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  • One Surgeon’s Experience During Armed Conflict in Ukraine
  • Artem Riga

Shortly before the war, I completed my postgraduate studies for my PhD degree and became a young teacher at a medical university, gaining academic experience. And I carried out my surgical clinical practice on duty in the 2nd level district hospital for the civilian people in the city, which is located not far from Kharkov. My story begins at 5 a.m. on February 24, 2022. A terrible and awful morning found me on duty in this hospital near Kharkov—the sounds of explosions, shock waves, and the smell of burning—all at the same time. My thoughts turned into a swarm of bees. This is a war.

There had been anxiety in society for several days before, that Russia would attack Ukraine. Now, within a short time after the explosions, adults and children with numerous injuries and wounds began to enter the hospital. There were many. How to help so many wounded at the same time? It was a challenge. What will happen next? The hospital was dramatically unprepared to receive such a large number of victims. It turned out that there was an acute shortage of medical personnel, medical materials, and painkillers. It was difficult for me to sort the patients according to the severity of their injuries, since I was the only surgeon on duty. In the first hours of the beginning of the aggression, the management of the hospital was paralyzed. I could not leave the victims alone and leave my post. I felt that my strength was slowly leaving me but I stayed to provide medical care to people. I was stunned by the children’s injuries and their damaged faces. There was fear and alertness that the shelling of the hospital would begin. I was in fear for my life. At the same time, there was fear for my patients and loved ones. Oh! What about my relatives? I called my relatives, and told them about everything I was seeing. I asked them to leave Kharkov for a safe place. I still remember the words I said to them: “I see hell.”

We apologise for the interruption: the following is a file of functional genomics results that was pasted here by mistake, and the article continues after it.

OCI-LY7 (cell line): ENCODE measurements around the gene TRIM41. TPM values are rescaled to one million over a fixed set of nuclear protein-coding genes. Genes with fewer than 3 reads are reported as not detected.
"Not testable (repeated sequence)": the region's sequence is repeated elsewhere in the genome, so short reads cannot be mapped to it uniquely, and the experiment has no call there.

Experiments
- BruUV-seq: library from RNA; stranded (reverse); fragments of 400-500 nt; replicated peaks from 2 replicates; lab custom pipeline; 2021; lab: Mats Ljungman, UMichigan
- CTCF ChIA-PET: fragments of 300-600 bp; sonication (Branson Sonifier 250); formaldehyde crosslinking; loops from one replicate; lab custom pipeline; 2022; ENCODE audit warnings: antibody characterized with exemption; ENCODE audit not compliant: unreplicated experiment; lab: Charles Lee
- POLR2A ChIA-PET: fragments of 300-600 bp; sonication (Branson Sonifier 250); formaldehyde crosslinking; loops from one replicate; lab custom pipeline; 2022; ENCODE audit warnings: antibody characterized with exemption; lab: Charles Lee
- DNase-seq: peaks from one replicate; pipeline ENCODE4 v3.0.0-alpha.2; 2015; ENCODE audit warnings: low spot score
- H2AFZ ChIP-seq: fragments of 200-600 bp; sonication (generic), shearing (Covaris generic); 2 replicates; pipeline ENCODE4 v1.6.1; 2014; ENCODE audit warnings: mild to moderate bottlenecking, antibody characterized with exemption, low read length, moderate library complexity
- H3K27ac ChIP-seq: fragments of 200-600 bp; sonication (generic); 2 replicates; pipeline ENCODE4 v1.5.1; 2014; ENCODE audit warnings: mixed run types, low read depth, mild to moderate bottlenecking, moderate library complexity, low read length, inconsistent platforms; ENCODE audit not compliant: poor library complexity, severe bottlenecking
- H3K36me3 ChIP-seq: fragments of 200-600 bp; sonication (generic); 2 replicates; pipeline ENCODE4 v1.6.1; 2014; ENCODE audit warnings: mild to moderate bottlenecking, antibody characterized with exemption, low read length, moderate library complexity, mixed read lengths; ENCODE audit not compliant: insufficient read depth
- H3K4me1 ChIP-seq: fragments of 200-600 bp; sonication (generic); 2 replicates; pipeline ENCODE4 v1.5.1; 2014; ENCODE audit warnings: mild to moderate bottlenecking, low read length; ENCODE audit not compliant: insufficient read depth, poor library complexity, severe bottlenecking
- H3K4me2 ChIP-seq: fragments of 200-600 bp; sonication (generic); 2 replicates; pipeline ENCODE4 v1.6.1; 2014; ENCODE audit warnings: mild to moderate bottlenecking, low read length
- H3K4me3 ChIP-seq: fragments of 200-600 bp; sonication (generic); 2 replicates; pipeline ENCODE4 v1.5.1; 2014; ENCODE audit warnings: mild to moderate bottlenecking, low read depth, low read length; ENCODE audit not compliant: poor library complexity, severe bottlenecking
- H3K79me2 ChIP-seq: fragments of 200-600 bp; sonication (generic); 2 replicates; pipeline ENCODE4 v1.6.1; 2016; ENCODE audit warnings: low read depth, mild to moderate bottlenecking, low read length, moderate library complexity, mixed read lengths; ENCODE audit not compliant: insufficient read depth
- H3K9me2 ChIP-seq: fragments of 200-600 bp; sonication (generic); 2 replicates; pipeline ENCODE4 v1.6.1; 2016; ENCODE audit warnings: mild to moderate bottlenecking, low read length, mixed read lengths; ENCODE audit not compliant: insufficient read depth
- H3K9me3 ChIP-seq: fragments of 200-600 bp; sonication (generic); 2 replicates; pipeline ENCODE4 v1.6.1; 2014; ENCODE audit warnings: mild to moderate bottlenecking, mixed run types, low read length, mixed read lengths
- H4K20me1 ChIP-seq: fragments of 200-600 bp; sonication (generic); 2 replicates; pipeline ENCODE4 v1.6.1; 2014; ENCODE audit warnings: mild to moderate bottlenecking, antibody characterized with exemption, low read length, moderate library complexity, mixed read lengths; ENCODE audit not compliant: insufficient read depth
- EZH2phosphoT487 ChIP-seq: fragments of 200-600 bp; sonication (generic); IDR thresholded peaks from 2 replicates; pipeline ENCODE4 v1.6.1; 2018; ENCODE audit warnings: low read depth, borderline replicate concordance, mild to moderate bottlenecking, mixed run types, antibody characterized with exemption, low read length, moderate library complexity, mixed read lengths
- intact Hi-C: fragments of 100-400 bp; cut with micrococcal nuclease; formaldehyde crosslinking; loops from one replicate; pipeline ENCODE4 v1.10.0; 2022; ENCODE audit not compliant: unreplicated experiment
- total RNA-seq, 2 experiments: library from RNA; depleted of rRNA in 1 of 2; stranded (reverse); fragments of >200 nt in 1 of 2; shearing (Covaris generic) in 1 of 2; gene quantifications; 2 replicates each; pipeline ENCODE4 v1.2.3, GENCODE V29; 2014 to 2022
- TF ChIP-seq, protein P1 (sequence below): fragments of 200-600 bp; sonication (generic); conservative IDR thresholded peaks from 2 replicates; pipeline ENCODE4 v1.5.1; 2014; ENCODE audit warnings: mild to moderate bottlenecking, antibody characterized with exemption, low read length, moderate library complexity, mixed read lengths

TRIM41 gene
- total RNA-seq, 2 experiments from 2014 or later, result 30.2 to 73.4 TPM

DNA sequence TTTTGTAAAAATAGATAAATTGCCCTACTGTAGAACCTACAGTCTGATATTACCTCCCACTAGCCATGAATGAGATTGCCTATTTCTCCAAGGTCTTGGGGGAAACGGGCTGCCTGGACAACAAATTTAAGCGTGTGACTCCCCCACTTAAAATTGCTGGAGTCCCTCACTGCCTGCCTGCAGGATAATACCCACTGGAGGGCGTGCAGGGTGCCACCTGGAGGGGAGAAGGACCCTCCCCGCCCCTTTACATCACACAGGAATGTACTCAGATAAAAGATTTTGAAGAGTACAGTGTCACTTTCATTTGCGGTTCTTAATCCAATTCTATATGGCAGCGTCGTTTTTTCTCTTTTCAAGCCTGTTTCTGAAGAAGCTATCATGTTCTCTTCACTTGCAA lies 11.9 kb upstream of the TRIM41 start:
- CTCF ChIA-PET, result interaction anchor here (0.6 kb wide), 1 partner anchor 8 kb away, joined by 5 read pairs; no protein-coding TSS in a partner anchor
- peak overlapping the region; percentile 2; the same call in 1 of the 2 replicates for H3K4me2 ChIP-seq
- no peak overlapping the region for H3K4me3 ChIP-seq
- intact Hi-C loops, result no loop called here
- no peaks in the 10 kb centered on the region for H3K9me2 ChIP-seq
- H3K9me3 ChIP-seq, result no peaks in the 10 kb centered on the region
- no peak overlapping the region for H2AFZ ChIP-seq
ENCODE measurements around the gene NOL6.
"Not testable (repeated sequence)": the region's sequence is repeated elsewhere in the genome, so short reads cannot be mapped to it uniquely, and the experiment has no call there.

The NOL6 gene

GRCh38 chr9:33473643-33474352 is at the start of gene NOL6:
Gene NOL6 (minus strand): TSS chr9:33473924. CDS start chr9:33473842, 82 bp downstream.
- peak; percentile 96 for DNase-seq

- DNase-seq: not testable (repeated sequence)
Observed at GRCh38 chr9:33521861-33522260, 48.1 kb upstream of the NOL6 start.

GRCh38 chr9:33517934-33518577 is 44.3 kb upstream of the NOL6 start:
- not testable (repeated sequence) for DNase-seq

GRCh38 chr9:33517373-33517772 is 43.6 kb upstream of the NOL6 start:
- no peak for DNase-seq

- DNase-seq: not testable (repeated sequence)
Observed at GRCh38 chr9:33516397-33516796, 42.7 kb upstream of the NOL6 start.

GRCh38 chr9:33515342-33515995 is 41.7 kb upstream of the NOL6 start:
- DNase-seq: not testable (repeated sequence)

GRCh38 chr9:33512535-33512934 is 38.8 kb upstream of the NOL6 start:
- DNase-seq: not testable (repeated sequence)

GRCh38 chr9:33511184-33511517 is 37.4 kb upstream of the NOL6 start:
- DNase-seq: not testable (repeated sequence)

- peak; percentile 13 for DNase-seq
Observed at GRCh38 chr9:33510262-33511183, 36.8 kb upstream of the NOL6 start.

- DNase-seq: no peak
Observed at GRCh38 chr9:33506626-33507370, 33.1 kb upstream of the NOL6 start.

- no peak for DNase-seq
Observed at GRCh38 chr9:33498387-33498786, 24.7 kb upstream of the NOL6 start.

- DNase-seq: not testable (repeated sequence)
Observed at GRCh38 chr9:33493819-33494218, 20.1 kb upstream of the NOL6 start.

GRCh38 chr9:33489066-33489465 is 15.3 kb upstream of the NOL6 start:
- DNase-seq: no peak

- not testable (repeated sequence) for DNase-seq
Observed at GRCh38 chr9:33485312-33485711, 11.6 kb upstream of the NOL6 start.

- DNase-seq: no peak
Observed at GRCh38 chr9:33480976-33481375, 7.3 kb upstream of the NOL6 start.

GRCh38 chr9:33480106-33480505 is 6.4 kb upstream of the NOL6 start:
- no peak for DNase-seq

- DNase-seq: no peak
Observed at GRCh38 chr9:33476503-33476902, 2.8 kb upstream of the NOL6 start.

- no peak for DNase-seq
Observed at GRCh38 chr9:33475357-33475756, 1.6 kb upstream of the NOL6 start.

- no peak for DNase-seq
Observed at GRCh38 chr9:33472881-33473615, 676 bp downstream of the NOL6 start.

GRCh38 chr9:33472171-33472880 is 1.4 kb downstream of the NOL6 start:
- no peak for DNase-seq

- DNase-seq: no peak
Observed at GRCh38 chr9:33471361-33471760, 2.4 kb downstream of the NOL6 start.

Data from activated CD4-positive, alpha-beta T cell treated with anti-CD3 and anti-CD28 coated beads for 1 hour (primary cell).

From the first day of the war, the logistics of vertical hospital management were disrupted. The main principles of medical care—availability, accessibility, acceptability, and quality—were violated. The city became a front line and was under occupation for several months. Transportation of patients to a hospital of the 3rd level of care was impossible, as all roads and highways were shelled. Most of the medical personnel became refugees, a certain part of the medical personnel did not have the opportunity to get to the workplace. A few colleagues who remained in the hospital and I began to organize horizontally. It was important to me that I was not alone. Still, I had to rely only on my [End Page 174] own strength and sometimes the help of colleagues. Starting in February and for the next two to three months after, we worked independently without staff rotation and with meager medical support. I had to stay on duty for a long time, and knew I would most likely have to live in the hospital. Two months after the end of the occupation, the shelling of the city intensified. In the conditions of constant shelling and threats to life, medical assistance to people who remained living in the city and the countryside was provided only in stationary conditions. A lot of the population left, and the rest hid in shelters. The city was a ghost town. There were no lights on the streets; no people, no cars, no signs of life. My personal transport was damaged in one of the shelling attacks and I had to get to the hospital on foot or by bicycle. During the fighting, it was dangerous to move around the city and get to the hospital, because there was always a threat to life. At the same time, I was always certain that the colleague whom I had to replace on duty would not leave the post if I suddenly did not arrive—I myself had to arrange shelter when I was outside the hospital. For...